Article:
Tell us a little bit more about yourself. What is your background?
I started studying 3D in high school, at first with a passion and wish to work on movies, but I had more fun creating real-time 3D and went on to study 3D art for games at PlaygroundSquad in Sweden. My career started as an intern at Funcom in Norway, and that later turned into a full-time position.
Since then I have worked both freelance and at a total of 6 in-house studio positions such as Capcom, Ubisoft and EA Dice. I have learned that I like to work on a lot of different projects and tackle new challenges while learning new things, which is why I choose to freelance and create art resources for myself and others.
How did you discover the Allegorithmic tools? Do you use Substance Designer and Substance Painter?
I tried both when they first came out, and I do use both, but more Substance Painter than Substance Designer. Substance Designer is very good for use in a studio environment with a lot of assets and tiling textures, but as a freelance artist I'm currently doing more individual assets so I tend to stick to Substance Painter.
You've been gaining a lot of attention lately through your fantastic alphas and brush packs. What's the process behind those? Did you create them for a specific project?
It first started out with me noticing I was doing a lot of the same detail work on assets in ZBrush, and that I would save so much time if I could just copy-paste the same details around the mesh. I then noticed that rather than sculpting small details in ZBrush, which might not have enough resolution, I could get a much better result by just doing detail normal work in Substance Painter which later turned into my hard surface alpha sets.
In my first hard surface set, I created high poly meshes in Maya and baked the height maps in Xnormal. Although they looked good in Substance Painter, they didn't have enough resolution to be great in ZBrush, so with my latest set of alphas I have started to subdiv and bake height maps in ZBrush. If it looks good in ZBrush, it will always look great in Substance Painter as well.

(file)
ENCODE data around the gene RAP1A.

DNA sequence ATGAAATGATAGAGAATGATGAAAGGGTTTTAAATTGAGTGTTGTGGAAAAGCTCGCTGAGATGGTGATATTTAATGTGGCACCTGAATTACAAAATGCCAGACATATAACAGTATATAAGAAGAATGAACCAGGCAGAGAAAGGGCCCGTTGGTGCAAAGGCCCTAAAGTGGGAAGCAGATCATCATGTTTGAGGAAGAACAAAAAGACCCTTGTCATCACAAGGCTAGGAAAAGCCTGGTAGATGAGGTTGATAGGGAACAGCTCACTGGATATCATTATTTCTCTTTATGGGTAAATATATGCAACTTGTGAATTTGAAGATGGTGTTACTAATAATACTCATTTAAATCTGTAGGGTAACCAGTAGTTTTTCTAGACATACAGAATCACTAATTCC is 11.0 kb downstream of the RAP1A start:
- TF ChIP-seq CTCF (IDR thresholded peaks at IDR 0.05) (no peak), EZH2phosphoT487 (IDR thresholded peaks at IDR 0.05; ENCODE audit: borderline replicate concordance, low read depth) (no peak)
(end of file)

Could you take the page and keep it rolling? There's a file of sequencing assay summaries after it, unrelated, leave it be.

What are your sources of inspiration (on this project and in general)?
I'm always on the hunt for inspiration and my Pinterest is updated daily, but since the very beginning Polycount has been a big help and my go-to place for inspiration. Lately, ArtStation has become a big part of my life, for inspiration and also for spreading my own work and art resources.
What is important in making high-quality alphas and brushes?
I still have a lot to learn myself and I try to improve for every new alpha that I make, but something very important if you are creating alphas to use as normal map stamps is to use gradient angles rather than flat depth, which won't read well in normal maps
What was your biggest challenge in creating these packs? How did you address it?
It's all fun and games when you are creatively creating each high poly one by one, but once you have 325 alphas to deal with, every little change or format update can turn into hours of boring work. Setting and maintaining a high level of quality from start to end can be a challenge, which is why since I released my first sets most have had bugs that were fixed and updated.
Artwork created with the help of hardsurface alpha brushes
Do you have any tips and tricks to share with the community or just some things you particularly like doing with Substance?
When using any software that uses a layer system, I tend to use a layers in layers kind of workflow, steadily going down in detail to get as much control as possible of every material I use. I see a lot of users that don't use this very important feature in Substance Painter as well as not knowing the importance of a good and detailed roughness map.
Can you share a little bit about your upcoming projects?
I'm currently working on updates for my second hard surface alpha set, and I'm also working on a Ground alpha set which I hope to release sometime this summer.
I also hope to get some personal projects done; hopefully I can join the next ArtStation challenge.